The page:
As reported earlier this year, Victorian accounting firm Ezy Accounting 123 was hit with the penalty after the Federal Circuit Court found it facilitated underpayments by its client, fast food operator Blue Impression.
In a statement released last week, the regulator said “trusted advisers” will be targeted where they are knowingly involved in the exploitation of workers.
“The accessorial liability laws extend not only to culpable in-house managers at businesses that exploit their employees, but also to external advisers who facilitate the underpayment of workers,” said Acting Fair Work Ombudsman Kristen Hannah.
“The Courts have made it clear that if you are knowingly involved in the exploitation of workers, you can face significant penalties,” said Ms Hannah.
“These types of trusted advisers must explain the rules to their clients, make it clear when they are in danger of breaking them and not become involved in breaches of the law themselves,” Ms Hannah said.
Ezy Accounting 123 provided payroll services for Blue Impression and processed wage payments for one of the two underpaid workers at the Hanaichi QV outlet, knowing it was below lawful minimums.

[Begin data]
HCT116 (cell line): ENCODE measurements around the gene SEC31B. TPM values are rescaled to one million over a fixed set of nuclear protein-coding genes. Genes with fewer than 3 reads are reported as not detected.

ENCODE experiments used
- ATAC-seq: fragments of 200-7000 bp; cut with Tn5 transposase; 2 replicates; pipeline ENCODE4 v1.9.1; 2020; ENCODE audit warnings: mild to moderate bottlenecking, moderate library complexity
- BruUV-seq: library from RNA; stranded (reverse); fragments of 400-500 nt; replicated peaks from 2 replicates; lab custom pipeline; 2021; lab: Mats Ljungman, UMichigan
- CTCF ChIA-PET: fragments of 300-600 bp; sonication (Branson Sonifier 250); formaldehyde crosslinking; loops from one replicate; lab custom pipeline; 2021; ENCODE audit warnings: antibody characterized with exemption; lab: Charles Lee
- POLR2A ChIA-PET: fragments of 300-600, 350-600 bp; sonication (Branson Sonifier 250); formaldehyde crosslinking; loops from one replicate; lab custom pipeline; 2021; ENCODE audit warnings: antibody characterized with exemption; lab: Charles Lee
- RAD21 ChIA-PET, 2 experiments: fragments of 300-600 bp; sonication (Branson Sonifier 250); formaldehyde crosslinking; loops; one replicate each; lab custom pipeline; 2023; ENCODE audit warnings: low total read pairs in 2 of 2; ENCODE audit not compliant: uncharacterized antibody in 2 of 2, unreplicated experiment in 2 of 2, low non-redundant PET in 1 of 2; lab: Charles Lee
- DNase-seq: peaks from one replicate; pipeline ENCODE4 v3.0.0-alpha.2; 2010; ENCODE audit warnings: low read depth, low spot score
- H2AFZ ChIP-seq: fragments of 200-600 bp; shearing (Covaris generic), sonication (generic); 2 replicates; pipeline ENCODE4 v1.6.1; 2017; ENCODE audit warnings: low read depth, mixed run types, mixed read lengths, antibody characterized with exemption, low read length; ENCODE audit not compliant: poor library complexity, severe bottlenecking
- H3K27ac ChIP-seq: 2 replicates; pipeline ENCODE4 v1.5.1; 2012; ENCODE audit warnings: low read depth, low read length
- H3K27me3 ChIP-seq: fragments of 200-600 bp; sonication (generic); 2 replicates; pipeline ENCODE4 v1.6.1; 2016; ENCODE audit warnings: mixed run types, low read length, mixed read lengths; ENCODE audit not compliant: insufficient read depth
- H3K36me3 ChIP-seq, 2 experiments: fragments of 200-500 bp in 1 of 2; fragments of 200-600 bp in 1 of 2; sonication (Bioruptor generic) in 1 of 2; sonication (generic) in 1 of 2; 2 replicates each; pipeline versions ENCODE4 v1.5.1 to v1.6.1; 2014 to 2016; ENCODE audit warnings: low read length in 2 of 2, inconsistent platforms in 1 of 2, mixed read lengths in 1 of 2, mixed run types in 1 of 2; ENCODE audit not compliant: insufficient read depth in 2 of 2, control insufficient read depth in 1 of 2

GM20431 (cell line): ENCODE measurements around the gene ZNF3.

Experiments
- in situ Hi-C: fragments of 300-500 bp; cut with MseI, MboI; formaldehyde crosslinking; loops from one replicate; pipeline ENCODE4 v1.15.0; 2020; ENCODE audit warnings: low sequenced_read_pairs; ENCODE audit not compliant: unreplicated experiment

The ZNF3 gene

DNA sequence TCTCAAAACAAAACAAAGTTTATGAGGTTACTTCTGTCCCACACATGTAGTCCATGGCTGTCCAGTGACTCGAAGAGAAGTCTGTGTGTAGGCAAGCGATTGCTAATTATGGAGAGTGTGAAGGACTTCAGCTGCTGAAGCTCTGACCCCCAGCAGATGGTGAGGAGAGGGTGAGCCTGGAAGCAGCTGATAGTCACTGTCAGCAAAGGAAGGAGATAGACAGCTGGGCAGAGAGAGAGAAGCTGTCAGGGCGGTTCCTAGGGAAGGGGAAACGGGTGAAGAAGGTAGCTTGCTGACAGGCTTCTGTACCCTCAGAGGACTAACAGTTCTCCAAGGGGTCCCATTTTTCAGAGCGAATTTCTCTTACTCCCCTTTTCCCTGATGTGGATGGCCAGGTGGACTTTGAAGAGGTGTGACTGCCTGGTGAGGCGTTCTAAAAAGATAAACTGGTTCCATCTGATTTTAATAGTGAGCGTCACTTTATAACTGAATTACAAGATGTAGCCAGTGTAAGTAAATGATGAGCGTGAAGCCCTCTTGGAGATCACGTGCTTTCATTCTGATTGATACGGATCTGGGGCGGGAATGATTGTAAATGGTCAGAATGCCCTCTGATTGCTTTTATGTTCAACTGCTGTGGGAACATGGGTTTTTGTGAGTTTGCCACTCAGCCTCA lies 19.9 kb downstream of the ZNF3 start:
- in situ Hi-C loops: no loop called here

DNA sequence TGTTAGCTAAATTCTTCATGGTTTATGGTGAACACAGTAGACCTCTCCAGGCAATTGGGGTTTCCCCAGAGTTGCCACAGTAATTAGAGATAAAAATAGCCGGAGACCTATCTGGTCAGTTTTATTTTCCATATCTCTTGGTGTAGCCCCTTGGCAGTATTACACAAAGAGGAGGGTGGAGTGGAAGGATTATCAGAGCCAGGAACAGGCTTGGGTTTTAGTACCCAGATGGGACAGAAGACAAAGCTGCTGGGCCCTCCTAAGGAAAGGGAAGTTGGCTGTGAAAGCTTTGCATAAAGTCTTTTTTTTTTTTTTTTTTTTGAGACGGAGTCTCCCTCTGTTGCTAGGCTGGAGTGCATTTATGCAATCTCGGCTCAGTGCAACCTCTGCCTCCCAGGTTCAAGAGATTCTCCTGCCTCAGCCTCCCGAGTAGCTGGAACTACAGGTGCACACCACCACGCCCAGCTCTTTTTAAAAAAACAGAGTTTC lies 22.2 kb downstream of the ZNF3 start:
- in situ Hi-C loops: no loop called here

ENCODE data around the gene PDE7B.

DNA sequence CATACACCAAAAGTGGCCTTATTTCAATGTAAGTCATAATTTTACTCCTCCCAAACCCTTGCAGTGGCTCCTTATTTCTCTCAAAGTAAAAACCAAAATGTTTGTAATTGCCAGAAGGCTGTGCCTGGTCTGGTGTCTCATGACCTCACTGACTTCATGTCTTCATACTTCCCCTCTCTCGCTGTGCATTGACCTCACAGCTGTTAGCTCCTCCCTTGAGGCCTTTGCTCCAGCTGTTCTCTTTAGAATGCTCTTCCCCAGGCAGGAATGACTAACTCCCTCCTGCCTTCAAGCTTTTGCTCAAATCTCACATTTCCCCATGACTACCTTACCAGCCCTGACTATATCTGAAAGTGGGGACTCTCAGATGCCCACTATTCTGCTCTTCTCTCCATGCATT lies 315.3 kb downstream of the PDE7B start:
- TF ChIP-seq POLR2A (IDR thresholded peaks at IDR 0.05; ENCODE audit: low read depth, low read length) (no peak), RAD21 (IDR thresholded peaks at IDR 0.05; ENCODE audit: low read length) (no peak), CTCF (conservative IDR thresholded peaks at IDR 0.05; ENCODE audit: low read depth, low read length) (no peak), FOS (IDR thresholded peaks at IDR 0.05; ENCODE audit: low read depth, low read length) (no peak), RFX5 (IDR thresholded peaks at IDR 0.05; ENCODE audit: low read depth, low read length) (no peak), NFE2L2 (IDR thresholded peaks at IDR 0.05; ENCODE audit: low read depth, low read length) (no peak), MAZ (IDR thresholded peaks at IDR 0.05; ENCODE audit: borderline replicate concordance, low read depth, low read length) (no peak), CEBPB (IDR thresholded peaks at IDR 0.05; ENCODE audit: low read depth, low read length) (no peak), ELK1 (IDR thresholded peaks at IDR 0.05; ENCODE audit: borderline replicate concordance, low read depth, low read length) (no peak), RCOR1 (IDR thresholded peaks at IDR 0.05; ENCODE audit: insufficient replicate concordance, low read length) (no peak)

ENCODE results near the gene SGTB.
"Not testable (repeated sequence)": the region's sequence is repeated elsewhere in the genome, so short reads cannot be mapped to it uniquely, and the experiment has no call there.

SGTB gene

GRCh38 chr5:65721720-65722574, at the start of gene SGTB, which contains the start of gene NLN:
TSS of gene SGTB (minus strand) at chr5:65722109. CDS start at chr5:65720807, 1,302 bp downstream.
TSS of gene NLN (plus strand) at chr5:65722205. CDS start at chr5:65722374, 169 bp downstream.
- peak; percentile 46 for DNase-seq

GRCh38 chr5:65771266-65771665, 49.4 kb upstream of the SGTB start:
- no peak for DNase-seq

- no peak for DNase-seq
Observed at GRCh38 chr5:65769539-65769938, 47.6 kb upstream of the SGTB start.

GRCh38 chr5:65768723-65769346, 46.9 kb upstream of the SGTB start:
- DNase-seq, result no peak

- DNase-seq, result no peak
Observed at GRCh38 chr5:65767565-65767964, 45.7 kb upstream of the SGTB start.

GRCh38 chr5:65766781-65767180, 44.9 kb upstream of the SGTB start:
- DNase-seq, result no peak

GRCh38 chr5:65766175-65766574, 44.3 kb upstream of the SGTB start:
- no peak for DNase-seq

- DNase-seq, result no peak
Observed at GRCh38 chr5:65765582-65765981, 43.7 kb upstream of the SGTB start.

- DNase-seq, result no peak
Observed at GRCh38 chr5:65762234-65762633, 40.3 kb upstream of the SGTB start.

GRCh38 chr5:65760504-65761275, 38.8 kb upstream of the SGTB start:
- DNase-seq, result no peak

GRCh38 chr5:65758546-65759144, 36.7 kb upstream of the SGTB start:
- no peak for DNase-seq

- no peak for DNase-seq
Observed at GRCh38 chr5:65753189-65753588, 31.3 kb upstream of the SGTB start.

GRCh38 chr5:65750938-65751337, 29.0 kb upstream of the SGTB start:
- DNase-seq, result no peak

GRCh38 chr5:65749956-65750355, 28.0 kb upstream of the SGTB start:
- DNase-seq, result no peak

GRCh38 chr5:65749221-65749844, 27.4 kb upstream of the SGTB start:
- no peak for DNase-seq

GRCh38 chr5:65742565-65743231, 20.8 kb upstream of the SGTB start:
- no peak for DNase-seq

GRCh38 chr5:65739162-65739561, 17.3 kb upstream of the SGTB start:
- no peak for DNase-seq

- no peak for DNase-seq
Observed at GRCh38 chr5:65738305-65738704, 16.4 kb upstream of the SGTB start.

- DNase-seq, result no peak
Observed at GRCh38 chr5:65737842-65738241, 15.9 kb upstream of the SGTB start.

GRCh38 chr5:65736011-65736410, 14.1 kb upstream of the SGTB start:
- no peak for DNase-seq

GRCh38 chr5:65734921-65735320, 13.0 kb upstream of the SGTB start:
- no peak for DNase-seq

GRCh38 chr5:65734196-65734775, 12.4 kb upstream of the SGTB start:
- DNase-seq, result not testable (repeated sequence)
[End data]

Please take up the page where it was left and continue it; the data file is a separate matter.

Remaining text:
In relation to the underpaid worker, Ezy Accounting 123 submitted in Court that the worker was not its employee, and did not exploit the employee in its work.
“Ezy was involved in a relationship with (Blue Impression) where it provided payroll services. As such it must put compliance with the law ahead of business interests. Ezy had a responsibility to ensure there was compliance with, inter alia, the FW Act,” the judge said.
This parallels warnings from the Institute of Certified Bookkeepers (ICB), who said professionals can't "turn a blind eye" to the suspect work of their clients.
“In the case of EZY Accounting 123, those accountants who turned a blind eye to the ongoing situation, the Fair Work Ombudsman said 'that is not good enough, you actually knew about this and you turned a blind eye," said Chris McComb, ICB technical support manager.
“Alert your clients to possible breaches. We understand that that's actually a difficult thing but because you're there, don't assume your client will go 'oh that was all my fault',” she added.
“If the Fair Work Ombudsman came in, they'll go, ‘she did the bookkeeping’, so we're just trying to keep you safe and keep you well informed about what's going on in the industry.”